This Mosque was built on the order of Sultan Suleiman, who was nicknamed “The Magnificent.” The imperial architect Mimar Sinan built it.
The Süleymaniye Mosque is also one of the most important cultural heritage buildings in Turkey. It is the largest in the city of Istanbul and also boasts of one of the best-known panoramas in the city.
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The history of the Suleymaniye Mosque
Suleiman I (Suleiman the Magnificent) was an incomparable Sultan of the most imposing era of the Ottoman Empire. Westerners know Suleiman as Suleiman the Magnificent.
The Sultan, who ruled the Ottoman Empire for more than 40 years, amended the Ottoman laws in order to be an example to the world. For that reason, he is known as the “Kanuni-Legislator” in our history.
The sultan, who emerged triumphant from all the wars in the East and the West, ordered the imperial architect Mimar Sinan to build a mosque that took his own name. He sent a letter to the leaders of the friend and enemy states, in which, he informed them about the construction of an unparalleled mosque for himself.
This news pleased the friendly countries while the rival countries of the Ottoman Empire received the news with envy.
Mimar Sinan, who had infinite economic opportunities to fulfill the construction of this mosque in the period in which the Ottoman Empire went through its most splendid time, began to work without losing time.
The first foundation of the mosque was laid on a hill, which put its stamp on the silhouette of the city when seen from the Golden Horn. The mosque, which would defy the centuries on a steep hill, waited a long time for its foundation to be placed to reinforce the building.
The Iranian Shah Tahmasp I bargained for the halt on the construction of the mosque and sent a great treasure. His goal was to bother Sultan Soliman with his wealth.
Sultan Suleiman, who received the Shah's letter, handed over the treasure to Mimar Sinan. Mimar said that the reason for the stop was not poverty, but that they expected the foundation to be laid.
The treasure sent by the Shah was buried and was added to the mortar of one of the four minarets.
The feat of Mimar Sinan, the architect
This mineral minaret today continues to attract the interest of visitors. However, the construction of the Suleymaniye Mosque annoyed the Pope a lot.
He was upset by the construction of a mosque that would surpass the glory of the Hagia Sophia. He even ordered Michelangelo to build the Basilica of St. Peter in the Vatican.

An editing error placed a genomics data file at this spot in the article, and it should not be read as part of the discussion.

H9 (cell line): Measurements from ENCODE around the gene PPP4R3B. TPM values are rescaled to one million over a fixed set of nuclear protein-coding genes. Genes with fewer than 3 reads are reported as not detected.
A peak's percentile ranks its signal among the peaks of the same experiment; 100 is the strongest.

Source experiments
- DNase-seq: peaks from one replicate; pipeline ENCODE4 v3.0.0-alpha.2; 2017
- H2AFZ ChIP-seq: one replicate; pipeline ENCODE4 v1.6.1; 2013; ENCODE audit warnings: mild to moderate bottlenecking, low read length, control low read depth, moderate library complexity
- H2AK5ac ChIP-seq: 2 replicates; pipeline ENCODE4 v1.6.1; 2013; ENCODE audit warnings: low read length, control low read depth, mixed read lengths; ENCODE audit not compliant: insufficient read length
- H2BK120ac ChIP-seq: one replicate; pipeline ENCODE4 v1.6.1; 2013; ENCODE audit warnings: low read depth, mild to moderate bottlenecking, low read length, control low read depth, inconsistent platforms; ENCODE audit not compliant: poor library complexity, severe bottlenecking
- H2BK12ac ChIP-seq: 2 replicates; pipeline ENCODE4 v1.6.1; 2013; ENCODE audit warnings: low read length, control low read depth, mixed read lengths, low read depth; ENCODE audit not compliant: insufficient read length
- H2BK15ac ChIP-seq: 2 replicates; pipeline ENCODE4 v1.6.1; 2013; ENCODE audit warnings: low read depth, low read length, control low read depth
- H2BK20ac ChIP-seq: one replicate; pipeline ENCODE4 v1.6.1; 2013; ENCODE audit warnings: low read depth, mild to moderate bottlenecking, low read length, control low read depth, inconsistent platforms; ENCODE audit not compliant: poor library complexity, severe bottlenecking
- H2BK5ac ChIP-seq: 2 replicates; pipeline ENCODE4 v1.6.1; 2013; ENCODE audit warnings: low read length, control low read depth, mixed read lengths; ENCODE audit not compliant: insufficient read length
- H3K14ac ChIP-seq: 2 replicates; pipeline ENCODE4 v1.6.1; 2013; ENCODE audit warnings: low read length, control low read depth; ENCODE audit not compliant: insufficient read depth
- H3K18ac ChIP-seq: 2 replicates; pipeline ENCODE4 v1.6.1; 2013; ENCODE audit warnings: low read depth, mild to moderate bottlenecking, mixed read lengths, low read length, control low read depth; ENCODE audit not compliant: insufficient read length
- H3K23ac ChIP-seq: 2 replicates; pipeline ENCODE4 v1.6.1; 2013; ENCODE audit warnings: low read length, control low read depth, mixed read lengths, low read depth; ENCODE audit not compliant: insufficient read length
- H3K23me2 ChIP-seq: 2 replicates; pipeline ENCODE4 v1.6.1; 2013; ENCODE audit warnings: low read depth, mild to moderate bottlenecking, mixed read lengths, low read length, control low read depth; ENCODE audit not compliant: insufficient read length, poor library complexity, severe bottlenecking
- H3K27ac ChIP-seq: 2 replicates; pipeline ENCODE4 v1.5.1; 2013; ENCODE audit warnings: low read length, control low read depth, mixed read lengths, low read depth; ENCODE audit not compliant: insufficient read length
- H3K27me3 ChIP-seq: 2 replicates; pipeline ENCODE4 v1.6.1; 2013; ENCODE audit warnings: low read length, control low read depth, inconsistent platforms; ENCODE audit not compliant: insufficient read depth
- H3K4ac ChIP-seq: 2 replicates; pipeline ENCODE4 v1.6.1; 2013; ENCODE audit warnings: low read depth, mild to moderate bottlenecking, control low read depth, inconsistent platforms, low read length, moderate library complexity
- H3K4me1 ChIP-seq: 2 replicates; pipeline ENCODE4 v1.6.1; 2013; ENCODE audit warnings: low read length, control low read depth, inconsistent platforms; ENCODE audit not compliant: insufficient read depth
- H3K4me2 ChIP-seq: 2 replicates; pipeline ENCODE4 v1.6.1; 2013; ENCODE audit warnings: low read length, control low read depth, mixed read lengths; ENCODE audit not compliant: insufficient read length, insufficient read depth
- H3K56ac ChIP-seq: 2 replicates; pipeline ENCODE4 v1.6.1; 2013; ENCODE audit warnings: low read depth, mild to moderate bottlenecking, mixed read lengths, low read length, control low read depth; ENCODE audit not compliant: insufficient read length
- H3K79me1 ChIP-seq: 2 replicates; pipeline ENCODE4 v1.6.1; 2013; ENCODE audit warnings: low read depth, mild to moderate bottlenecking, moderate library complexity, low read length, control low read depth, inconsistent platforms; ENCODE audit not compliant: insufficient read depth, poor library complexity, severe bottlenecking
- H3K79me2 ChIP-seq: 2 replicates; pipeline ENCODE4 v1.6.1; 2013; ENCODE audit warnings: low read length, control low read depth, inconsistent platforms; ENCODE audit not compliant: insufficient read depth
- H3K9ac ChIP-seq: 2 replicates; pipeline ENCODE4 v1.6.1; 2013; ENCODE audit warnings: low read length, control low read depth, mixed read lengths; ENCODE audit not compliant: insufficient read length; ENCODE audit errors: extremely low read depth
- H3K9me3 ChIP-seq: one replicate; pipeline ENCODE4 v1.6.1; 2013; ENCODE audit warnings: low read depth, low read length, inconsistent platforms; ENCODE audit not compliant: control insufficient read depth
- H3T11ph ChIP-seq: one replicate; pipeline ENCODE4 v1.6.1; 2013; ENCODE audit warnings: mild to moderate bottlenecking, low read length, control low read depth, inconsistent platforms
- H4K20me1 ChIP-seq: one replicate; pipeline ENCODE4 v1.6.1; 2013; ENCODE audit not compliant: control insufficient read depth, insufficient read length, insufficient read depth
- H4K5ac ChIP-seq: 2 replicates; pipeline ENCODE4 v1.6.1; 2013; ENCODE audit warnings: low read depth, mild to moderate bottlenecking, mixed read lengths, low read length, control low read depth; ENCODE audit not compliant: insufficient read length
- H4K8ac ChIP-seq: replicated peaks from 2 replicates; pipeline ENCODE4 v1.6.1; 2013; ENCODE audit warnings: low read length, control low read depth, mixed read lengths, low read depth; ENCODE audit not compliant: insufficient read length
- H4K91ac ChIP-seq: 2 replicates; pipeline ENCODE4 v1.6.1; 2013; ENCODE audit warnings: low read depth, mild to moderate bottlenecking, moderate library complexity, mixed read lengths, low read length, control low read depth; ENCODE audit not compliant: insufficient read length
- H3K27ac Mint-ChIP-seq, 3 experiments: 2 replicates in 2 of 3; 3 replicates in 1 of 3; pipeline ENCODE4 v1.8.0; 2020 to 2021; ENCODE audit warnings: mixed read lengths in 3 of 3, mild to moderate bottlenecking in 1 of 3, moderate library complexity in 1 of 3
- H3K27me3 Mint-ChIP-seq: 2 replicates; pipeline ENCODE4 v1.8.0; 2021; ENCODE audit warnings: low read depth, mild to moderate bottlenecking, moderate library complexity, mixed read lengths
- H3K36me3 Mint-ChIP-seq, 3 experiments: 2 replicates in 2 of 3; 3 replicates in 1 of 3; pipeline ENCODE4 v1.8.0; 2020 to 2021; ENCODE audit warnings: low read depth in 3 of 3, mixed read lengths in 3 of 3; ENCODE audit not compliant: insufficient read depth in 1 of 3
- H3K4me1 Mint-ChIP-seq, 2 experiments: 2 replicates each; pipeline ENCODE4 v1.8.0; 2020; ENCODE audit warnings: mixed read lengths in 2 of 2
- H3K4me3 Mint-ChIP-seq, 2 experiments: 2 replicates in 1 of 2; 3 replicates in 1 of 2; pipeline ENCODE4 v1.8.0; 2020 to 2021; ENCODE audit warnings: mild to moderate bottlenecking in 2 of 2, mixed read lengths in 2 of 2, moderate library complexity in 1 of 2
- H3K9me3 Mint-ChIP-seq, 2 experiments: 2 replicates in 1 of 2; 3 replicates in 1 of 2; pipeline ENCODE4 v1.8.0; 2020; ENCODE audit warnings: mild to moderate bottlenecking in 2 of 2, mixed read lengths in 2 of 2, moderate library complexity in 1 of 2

Paradise keys began to be sold throughout the Catholic world for this basilica to be built.
However, Mimar Sinan opened the mosque in 1557, completing it in seven years. A long time was waiting for the completion of St. Peter's Basilica, but it was completed in 1626.
Sultan Suleiman, at the opening ceremony of the mosque, gave Mimar Sinan the honor of opening this wonderful work of art. Mimar Sinan, who complied with this order with respect, opened the door of this great mosque with a golden key and with applause and prayers.
He did not abstain from any expense during the construction of the mosque. The artisans from four corners of the empire arrived in Istanbul.
Mimar Sinan proved in Süleymaniye, what he described as a work of an apprentice, the race to compete with the central dome of the Hagia Sophia that was his goal since childhood. He spent his time of mastery in Selimiye.
The Süleymaniye Mosque can be entered through three different doors located in its three parts. The fountain courtyard of the mosque greets visitors.
Portico columns surround the four corners of the patio. The fountain in the center of the courtyard (şadırvan - used by the water supply for ablutions of drinking water and rituals to several people at the same time) stands out with its wonderful features.
After the abdesto (religious ablution practiced by Muslims and before their habitual prayers, washing the face, hands, and feet three times in a row), one enters the main building of the mosque through the monumental gate. The epitaph above the entrance is adorned with the names of the sultans who ascended the throne to Sultan Suleiman, who was the tenth Sultan of the Ottoman Empire.
The smoke and the ink
In the center of the mosque, we are greeted by walls full of wonderful ornaments, tiles, and scriptures. Under the dome rises an expanded dome with two half domes to the sky. The lamps, which are hung from the dome to the bottom, and ostrich eggs found among the lamps are the works of the unparalleled intelligence of Mimar Sinan.
The smoke caused by the lighting of the lamps accumulated in a room found just above the entrance with the flow of air is a genius discovery of the great master. The fumes, accumulated in the walls of this room, were cleaned a few times and they turned into ink.
The ink was placed in the barrels on the necks of the camels of the Regiment of Sürre, which brought various gifts and support to Arabia in the period of pilgrimage. When he returned, he became a pilgrim in a sense and then copies were written of the Koran with these inks.
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As in other imperial mosques in Istanbul, the Suleymaniye Mosque is designed as a complex with adjoining structures. The complex was formed of the mosque, hospital, primary school, Turkish bath, caravanserai, four Koranic schools (madraza), a school specialized in learning the hadith, a public kitchen which served food to all the poor and a medical school.
In the courtyard behind the main part of the mosque, there are two mausoleums where Suleiman the Magnificent and his wife Hurrem and their daughter Mihrimah are buried. In the walls of the mosque on the outside to the north is the tomb of Mimar Sinan.
We commemorate Sultan Suleyman and Mimar Sinan who gave a wonderful work to humanity with respect and glory.